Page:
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What is the Agile iron triangle?

To understand the relationship between Agile and the iron triangle, we will explore three separate definitions:

  • The traditional iron triangle
  • The Agile iron triangle
  • The Agile triangle

The traditional iron triangle

This iron triangle is the original model used to represent three chief constraints in project management:

  • Time
  • Cost
  • Scope

It is also known as the project management triangle or the triple constraint.

The concept of the iron triangle was introduced by Dr. Martin Barnes in 1969. All three factors are dependent on one another, which aligns with the traditional project management frameworks of Waterfall. In this methodology, the project scope is fixed, and the time and cost will work around this.

The Agile iron triangle

The term ‘Agile iron triangle’ could be considered an oxymoron, as the nature of iron itself is inflexible. However, it can be used to describe the adaptation of the iron triangle for Agile teams. How does this work? By flipping the triangle upside down

Due to the involvement of the customer throughout the development process, the scope of an Agile project can change. Time and cost are more likely to be fixed as deliverables need to reach a client by the end of an Agile iteration and remain within the proposed budget.

The Agile triangle

Jim Highsmith, one of the signatories of the Agile Manifesto, tweaked the factors of the iron triangle to make it more suited to Agile practitioners. He proposed three different angles:

  • Value
  • Quality
  • Constraints

The three original constraints still exist here, but they are combined into one section. Instead, more emphasis is placed on the Agile pillars of value and quality. The project deliverables must provide noticeable value to the customer — to ensure this, Agile teams create user stories written from the customer’s perspective. Quality is assured through regular testing and refining, in line with the iterative approach of Agile software development.

Highsmith’s model can also be referred to as the Agile project management triangle or software development triangle.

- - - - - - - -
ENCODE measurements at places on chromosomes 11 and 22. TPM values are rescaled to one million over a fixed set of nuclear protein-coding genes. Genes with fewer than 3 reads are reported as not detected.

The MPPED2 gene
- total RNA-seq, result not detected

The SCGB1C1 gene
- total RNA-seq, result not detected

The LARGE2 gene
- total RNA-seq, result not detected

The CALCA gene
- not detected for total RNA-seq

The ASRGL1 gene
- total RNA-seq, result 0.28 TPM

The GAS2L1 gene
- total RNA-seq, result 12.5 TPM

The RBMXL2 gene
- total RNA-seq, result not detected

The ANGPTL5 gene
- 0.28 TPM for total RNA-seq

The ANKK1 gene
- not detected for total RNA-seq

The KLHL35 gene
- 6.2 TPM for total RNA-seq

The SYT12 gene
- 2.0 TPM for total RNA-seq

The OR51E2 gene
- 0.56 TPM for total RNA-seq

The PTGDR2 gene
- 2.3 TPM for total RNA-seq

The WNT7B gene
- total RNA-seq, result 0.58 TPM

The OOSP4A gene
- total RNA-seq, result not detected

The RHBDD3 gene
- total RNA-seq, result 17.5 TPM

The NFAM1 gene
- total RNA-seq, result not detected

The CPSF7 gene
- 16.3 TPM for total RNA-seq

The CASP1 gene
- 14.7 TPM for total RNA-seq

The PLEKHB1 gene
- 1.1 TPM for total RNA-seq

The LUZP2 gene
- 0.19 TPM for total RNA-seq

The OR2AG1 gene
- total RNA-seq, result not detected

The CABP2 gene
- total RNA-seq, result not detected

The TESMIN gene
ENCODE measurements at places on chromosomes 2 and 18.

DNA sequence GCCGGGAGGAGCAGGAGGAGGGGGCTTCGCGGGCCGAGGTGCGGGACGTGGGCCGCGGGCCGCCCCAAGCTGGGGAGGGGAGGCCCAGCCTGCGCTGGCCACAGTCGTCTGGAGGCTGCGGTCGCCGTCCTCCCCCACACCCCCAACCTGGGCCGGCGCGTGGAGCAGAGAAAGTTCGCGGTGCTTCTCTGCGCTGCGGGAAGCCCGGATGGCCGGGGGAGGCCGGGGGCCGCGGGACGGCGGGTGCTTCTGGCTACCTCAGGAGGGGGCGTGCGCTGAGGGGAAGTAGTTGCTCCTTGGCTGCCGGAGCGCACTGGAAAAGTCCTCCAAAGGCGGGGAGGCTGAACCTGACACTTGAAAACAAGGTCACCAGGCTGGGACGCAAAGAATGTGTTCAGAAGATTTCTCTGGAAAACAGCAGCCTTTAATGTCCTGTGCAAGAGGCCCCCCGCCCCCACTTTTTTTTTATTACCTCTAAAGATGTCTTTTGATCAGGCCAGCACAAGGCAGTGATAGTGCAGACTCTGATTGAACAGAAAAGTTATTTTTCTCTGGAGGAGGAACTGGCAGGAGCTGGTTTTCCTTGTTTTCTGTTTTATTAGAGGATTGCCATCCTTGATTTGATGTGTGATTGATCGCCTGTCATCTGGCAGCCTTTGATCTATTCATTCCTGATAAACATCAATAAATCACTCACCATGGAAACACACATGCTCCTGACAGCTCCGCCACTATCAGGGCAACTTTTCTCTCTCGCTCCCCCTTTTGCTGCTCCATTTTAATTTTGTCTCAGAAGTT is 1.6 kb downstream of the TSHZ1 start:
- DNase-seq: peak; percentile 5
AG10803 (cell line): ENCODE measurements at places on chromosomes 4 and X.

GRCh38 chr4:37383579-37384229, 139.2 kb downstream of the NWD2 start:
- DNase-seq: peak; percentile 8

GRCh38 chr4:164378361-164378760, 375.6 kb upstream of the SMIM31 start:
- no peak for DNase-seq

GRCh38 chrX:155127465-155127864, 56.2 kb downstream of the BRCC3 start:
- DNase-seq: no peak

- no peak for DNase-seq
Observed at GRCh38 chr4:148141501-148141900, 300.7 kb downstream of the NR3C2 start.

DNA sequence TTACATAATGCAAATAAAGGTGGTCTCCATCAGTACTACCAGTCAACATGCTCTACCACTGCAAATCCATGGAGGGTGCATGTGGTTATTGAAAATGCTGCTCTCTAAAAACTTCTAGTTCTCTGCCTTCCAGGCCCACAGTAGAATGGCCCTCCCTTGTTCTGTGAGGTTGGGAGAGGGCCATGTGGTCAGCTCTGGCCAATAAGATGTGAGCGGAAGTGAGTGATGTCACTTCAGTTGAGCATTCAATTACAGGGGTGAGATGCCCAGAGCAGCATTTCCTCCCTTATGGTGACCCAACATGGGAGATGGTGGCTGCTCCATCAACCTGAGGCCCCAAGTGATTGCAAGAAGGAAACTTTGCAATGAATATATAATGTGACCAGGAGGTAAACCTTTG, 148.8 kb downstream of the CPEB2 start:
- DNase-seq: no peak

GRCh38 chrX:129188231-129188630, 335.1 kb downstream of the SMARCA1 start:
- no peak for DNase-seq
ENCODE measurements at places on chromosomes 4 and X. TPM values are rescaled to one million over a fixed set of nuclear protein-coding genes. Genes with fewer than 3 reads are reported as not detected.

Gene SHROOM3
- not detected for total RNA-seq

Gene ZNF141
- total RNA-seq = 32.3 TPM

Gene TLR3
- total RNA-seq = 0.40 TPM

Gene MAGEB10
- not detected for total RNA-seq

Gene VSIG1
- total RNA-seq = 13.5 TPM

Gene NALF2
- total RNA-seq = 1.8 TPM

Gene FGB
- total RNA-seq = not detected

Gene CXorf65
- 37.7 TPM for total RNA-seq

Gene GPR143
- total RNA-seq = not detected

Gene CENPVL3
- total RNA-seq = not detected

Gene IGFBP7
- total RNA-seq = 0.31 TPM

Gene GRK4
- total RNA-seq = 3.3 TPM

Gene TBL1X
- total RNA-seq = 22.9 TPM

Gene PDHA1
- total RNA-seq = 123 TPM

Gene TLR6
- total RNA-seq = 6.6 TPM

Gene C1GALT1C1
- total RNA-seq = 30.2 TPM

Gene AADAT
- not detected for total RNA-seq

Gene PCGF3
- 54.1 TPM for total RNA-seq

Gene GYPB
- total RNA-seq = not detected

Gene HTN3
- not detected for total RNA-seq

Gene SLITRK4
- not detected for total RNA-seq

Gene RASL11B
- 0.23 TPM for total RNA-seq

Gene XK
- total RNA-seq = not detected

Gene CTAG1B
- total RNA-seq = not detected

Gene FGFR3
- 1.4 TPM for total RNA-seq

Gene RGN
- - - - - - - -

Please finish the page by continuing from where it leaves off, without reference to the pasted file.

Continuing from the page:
So, which one of the three triangles should a project manager opt for? As mentioned, the traditional iron triangle works for projects with a non-movable scope. An example could be a construction project, such as building a garden shed. Meanwhile, both the inverted triangle and Highsmith’s triangle could be used for a variety of Agile projects where the customer’s required deliverables can change. One example could be a software development team designing a new company website for a client.

Should you use the traditional iron triangle in Agile?

Though the original iron triangle concept has been widely embraced, many believe that its traditional roots are not suited to Agile, and it must be altered to stay relevant.

The Project Management Institute (PMI) argues that the traditional iron triangle is limited, and there are other factors that a project manager must contend with outside the areas of scope, cost, and time. This coincides with the PMBOK Guide’s 2008 addition of three new constraints:

  • Quality 
  • Benefits
  • Risk 

The PMI adds that the ‘hard’ factors of the original iron triangle should be integrated with the ‘soft’ factors of the soft pyramid — “a metaphor for concurrent constraints related to the ‘internal satisfaction’ of the individuals working on the project” — to create a more holistic approach to Agile project management.